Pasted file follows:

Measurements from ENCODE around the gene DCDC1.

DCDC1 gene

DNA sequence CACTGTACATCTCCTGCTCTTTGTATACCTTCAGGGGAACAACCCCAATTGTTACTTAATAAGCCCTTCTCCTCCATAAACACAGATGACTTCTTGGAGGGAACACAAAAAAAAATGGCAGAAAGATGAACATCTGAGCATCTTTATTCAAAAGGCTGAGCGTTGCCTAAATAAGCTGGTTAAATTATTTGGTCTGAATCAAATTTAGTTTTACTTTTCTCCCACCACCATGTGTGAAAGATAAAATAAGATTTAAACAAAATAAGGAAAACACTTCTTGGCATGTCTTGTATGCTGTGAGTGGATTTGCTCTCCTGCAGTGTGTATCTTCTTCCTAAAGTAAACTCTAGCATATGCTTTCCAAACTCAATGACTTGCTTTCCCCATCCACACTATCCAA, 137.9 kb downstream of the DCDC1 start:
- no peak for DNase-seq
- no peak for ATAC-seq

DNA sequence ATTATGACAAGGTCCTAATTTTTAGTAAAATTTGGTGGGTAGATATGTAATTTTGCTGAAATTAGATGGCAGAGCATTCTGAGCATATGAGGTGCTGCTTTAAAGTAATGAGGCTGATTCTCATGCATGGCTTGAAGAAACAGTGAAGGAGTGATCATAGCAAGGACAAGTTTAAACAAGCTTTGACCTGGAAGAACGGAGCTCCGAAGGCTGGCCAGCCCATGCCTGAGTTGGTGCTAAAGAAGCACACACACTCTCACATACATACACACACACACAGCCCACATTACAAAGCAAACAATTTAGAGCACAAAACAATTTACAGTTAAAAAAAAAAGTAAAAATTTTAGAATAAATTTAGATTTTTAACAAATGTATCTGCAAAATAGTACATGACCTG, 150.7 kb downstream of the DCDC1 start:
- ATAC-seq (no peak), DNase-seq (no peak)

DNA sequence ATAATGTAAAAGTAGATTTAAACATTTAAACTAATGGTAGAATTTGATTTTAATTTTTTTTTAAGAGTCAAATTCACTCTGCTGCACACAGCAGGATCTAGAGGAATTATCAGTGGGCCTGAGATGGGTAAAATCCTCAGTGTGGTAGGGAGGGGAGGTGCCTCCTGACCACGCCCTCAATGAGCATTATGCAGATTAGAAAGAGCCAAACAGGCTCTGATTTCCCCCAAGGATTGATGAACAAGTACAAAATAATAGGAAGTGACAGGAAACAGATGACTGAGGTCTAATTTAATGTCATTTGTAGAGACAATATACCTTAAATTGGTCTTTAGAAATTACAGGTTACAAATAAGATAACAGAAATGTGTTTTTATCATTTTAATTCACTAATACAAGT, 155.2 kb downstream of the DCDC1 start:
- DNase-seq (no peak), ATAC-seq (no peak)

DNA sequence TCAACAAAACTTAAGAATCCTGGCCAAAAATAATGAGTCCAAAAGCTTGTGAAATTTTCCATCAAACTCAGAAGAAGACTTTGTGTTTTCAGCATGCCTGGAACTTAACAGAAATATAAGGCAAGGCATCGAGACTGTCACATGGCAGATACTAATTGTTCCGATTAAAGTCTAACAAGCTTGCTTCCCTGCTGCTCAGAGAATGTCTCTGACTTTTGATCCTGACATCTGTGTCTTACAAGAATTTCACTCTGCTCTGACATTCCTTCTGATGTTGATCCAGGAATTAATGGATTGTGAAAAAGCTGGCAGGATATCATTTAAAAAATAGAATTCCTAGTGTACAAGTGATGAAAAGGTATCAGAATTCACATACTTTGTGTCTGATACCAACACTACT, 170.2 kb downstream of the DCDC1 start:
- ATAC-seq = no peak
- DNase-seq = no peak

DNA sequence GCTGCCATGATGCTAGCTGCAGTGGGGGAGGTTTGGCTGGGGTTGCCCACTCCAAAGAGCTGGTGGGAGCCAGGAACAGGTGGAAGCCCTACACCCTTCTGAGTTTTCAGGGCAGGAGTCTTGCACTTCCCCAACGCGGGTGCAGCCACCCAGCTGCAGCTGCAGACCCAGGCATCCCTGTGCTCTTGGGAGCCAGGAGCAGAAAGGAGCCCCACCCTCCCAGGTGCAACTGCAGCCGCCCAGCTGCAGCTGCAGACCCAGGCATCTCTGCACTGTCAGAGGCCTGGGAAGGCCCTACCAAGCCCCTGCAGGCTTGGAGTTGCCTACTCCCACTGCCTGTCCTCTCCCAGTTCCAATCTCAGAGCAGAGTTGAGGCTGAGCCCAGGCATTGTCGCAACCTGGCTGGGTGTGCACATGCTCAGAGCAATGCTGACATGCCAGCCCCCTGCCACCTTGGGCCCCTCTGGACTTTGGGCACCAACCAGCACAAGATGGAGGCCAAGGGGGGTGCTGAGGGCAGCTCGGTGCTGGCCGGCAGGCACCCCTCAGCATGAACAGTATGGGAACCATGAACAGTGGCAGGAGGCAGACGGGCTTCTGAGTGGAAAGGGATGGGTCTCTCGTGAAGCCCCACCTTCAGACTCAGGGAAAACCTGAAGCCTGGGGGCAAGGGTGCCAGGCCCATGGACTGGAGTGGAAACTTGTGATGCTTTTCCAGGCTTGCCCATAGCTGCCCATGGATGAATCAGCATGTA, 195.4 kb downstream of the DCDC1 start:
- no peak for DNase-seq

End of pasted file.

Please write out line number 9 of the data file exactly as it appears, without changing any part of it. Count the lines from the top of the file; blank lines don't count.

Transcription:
- DNase-seq (no peak), ATAC-seq (no peak)